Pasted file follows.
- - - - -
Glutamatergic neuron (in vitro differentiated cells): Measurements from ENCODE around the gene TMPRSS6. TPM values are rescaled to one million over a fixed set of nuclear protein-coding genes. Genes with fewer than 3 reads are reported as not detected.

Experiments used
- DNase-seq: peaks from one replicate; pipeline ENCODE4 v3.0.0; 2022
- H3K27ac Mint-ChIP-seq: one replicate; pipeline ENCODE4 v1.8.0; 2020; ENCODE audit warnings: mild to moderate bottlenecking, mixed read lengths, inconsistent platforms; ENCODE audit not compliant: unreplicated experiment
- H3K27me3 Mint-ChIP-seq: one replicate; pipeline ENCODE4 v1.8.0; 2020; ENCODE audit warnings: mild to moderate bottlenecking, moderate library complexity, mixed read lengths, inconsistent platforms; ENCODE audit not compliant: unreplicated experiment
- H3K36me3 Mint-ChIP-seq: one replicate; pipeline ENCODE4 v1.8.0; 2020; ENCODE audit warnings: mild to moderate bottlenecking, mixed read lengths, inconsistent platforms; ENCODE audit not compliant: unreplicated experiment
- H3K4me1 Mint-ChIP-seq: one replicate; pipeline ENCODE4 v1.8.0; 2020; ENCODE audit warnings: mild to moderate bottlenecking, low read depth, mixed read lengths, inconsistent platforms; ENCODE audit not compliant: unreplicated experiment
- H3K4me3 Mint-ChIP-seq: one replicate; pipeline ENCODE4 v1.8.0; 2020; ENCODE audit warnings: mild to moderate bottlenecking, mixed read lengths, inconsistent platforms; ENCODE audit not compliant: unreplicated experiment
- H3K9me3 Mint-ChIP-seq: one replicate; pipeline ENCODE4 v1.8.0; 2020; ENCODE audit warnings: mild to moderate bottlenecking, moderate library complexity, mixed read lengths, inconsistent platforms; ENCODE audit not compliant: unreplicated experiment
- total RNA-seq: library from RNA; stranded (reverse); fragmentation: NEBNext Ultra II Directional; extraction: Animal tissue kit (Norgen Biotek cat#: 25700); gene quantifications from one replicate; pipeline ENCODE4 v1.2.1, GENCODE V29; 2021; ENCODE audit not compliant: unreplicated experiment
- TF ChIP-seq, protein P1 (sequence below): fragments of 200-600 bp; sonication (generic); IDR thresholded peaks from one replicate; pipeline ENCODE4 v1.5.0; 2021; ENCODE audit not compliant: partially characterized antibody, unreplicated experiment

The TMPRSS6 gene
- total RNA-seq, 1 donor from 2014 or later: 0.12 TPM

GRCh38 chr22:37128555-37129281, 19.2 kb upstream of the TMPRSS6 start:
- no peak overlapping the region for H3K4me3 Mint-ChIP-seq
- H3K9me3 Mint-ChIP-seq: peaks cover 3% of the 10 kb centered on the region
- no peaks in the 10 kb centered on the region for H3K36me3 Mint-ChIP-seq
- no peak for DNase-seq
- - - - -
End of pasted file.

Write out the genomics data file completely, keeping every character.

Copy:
Glutamatergic neuron (in vitro differentiated cells): Measurements from ENCODE around the gene TMPRSS6. TPM values are rescaled to one million over a fixed set of nuclear protein-coding genes. Genes with fewer than 3 reads are reported as not detected.

Experiments used
- DNase-seq: peaks from one replicate; pipeline ENCODE4 v3.0.0; 2022
- H3K27ac Mint-ChIP-seq: one replicate; pipeline ENCODE4 v1.8.0; 2020; ENCODE audit warnings: mild to moderate bottlenecking, mixed read lengths, inconsistent platforms; ENCODE audit not compliant: unreplicated experiment
- H3K27me3 Mint-ChIP-seq: one replicate; pipeline ENCODE4 v1.8.0; 2020; ENCODE audit warnings: mild to moderate bottlenecking, moderate library complexity, mixed read lengths, inconsistent platforms; ENCODE audit not compliant: unreplicated experiment
- H3K36me3 Mint-ChIP-seq: one replicate; pipeline ENCODE4 v1.8.0; 2020; ENCODE audit warnings: mild to moderate bottlenecking, mixed read lengths, inconsistent platforms; ENCODE audit not compliant: unreplicated experiment
- H3K4me1 Mint-ChIP-seq: one replicate; pipeline ENCODE4 v1.8.0; 2020; ENCODE audit warnings: mild to moderate bottlenecking, low read depth, mixed read lengths, inconsistent platforms; ENCODE audit not compliant: unreplicated experiment
- H3K4me3 Mint-ChIP-seq: one replicate; pipeline ENCODE4 v1.8.0; 2020; ENCODE audit warnings: mild to moderate bottlenecking, mixed read lengths, inconsistent platforms; ENCODE audit not compliant: unreplicated experiment
- H3K9me3 Mint-ChIP-seq: one replicate; pipeline ENCODE4 v1.8.0; 2020; ENCODE audit warnings: mild to moderate bottlenecking, moderate library complexity, mixed read lengths, inconsistent platforms; ENCODE audit not compliant: unreplicated experiment
- total RNA-seq: library from RNA; stranded (reverse); fragmentation: NEBNext Ultra II Directional; extraction: Animal tissue kit (Norgen Biotek cat#: 25700); gene quantifications from one replicate; pipeline ENCODE4 v1.2.1, GENCODE V29; 2021; ENCODE audit not compliant: unreplicated experiment
- TF ChIP-seq, protein P1 (sequence below): fragments of 200-600 bp; sonication (generic); IDR thresholded peaks from one replicate; pipeline ENCODE4 v1.5.0; 2021; ENCODE audit not compliant: partially characterized antibody, unreplicated experiment

The TMPRSS6 gene
- total RNA-seq, 1 donor from 2014 or later: 0.12 TPM

GRCh38 chr22:37128555-37129281, 19.2 kb upstream of the TMPRSS6 start:
- no peak overlapping the region for H3K4me3 Mint-ChIP-seq
- H3K9me3 Mint-ChIP-seq: peaks cover 3% of the 10 kb centered on the region
- no peaks in the 10 kb centered on the region for H3K36me3 Mint-ChIP-seq
- no peak for DNase-seq